TILLING and Point Mutation Detection

Maize reverse genetics is extremely powerful because of the wealth of active transposable elements still residing in the maize genome. In addition to serving as molecular tags for mutated genes, these elements tend to knock out genes into which they insert. Once an initial, reference allele has been identified, it facilitates obtaining an allelic series of mutations within a gene that have a range of phenotypes. Such an allelic series can provide great insight into the function of the gene and its cognate protein. In addition to spontaneous mutations, this allelic series is typically the result of chemical mutagenesis to create point mutations at locations throughout the gene. Forward, “targeted” mutagenesis has long been the way to do this. Mutagenizing with ethyl methane sulfonate (EMS) and then crossing onto a line homozygous for a reference allele, any mutant progeny that arise in the F1 represent new mutations in the gene of interest. While effective, a new mutagenesis is required for each gene of interest. The capacity to screen any mutagenized population using reverse genetic techniques for any gene of interest is therefore valuable as well.


Maize Genome Ethyl Methane Sulfonate Reference Allele Allelic Series Single Base Change 
These keywords were added by machine and not by the authors. This process is experimental and the keywords may be updated as the learning algorithm improves.


Unable to display preview. Download preview PDF.

Unable to display preview. Download preview PDF.


  1. McCallum CM, Comai L, Greene EA, Henikoff S: Targeting induced local lesions IN genomes (TILLING) for plant functional genomics. Plant Physiol 2000, 123:439–442.PubMedCrossRefGoogle Scholar
  2. Till BJ, Colbert T, Tompa R, Enns LC, Codomo CA, Johnson JE, Reynolds SH, Henikoff JG,Greene EA, Steine MN, et al.: High-throughput TILLING for functional genomics. Methods Mol Biol 2003, 236:205–220.PubMedGoogle Scholar
  3. Henikoff JG, Pietrokovski S, McCallum CM, Henikoff S: Blocks-based methods for detecting protein homology. Electrophoresis 2000, 21:1700–1706.PubMedCrossRefGoogle Scholar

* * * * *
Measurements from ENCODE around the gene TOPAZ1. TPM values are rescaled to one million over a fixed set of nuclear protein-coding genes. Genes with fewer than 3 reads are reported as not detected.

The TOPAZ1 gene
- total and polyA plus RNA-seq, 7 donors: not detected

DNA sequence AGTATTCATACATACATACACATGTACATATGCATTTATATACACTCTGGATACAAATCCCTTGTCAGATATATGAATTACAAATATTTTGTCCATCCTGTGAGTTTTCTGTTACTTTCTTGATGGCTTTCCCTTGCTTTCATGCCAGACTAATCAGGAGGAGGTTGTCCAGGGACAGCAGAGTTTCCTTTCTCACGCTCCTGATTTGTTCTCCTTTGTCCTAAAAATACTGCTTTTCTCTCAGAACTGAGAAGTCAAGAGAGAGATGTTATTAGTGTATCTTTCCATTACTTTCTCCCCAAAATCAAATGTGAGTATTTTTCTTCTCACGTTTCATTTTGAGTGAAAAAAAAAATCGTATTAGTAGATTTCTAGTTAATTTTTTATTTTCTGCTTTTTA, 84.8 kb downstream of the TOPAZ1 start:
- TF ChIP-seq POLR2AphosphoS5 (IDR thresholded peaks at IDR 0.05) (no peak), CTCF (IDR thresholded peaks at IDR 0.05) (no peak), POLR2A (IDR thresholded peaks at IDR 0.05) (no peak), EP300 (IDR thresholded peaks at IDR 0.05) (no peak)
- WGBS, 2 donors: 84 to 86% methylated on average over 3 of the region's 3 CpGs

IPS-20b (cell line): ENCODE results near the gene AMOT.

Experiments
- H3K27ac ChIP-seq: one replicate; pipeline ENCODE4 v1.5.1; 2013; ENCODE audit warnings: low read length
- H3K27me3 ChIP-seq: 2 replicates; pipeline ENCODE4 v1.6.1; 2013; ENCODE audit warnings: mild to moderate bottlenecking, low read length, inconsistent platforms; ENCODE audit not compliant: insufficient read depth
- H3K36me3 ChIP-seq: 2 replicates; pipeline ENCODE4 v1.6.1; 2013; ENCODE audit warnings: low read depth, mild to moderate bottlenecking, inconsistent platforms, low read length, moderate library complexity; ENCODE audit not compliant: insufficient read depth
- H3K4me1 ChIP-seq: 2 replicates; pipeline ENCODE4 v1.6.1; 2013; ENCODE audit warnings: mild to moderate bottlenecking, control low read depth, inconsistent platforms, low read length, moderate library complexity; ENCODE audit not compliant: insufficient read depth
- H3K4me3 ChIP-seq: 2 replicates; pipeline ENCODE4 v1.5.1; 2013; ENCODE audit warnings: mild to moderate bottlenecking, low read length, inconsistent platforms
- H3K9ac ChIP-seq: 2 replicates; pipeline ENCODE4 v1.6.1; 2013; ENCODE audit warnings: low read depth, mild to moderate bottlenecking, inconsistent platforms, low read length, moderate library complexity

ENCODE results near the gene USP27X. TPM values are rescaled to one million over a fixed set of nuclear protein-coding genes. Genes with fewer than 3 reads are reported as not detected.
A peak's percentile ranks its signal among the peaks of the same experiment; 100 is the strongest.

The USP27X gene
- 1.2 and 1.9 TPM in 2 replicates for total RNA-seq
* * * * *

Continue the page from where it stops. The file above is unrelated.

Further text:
4. Rozen S, Skaletsky H: Primer3 on the WWW for general users and for biologist programmers. Methods Mol Biol 2000, 132:365–386.PubMedGoogle Scholar
  5. Till BJ, Burtner C, Comai L, Henikoff S: Mismatch cleavage by single-strand specific nucleases. Nucleic Acids Res 2004, 32:2632–2641.PubMedCrossRefGoogle Scholar
  6. Perry JA, Wang TL, Welham TJ, Gardner S, Pike JM, Yoshida S, Parniske M: A TILLING reverse genetics tool and a web-accessible collection of mutants of the legume Lotus japonicus. Plant Physiol 2003, 131:866–871.PubMedCrossRefGoogle Scholar
  7. Ng PC, Henikoff S: Predicting deleterious amino acid substitutions. Genome Res 2001, 11:863–874.PubMedCrossRefGoogle Scholar
  8. Ng PC, Henikoff S: SIFT: Predicting amino acid changes that affect protein function. Nucleic Acids Res 2003, 31:3812–3814.PubMedCrossRefGoogle Scholar
  9. Liu K, Goodman M, Muse S, Smith JS, Buckler E, Doebley J: Genetic structure and diversity amongmaize inbred lines as inferred from DNA microsatellite Genetics, 2003, 165:2117–2128.PubMedGoogle Scholar
  10. Comai L, Young K, Till BJ, Reynolds SH, Greene EA, Codomo CA, Enns LC, Johnson JE, Burtner C, Odden AR, et al.: Efficient discovery of DNA polymorphisms in natural populations by Ecotilling. Plant J 2004, 37:778–786.PubMedCrossRefGoogle Scholar
  11. Margulies M, Egholm M, Altman WE, Attiya S, Bader JS, Bemben LA, Berka J, Braverman MS, Chen YJ, Chen Z, et al.: Genome sequencing in microfabricated high-density picolitre reactors. Nature 2005, 437:376–380.PubMedGoogle Scholar
  12. Seo TS, Bai X, Kim DH, Meng Q, Shi S, Ruparel H, Li Z, Turro NJ, Ju J: Four-color DNA sequencing by synthesis on a chip using photocleavable fluorescent nucleotides. Proc Natl Acad Sci U S A 2005, 102:5926–5931.PubMedCrossRefGoogle Scholar
  13. Shendure J, Porreca GJ, Reppas NB, Lin X, McCutcheon JP, Rosenbaum AM, Wang MD, Zhang K, Mitra RD, Church GM: Accurate multiplex polony sequencing of an evolved bacterialgenome. Science2005, 309:1728–1732.PubMedCrossRefGoogle Scholar

Copyright information

© Springer Science + Business Media, LLC 2009

Authors and Affiliations

  1. 1.Agronomy Dept. and Whistler Center for Carbohydrate ResearchPurdue UniversityWest LafayetteUSA

Personalised recommendations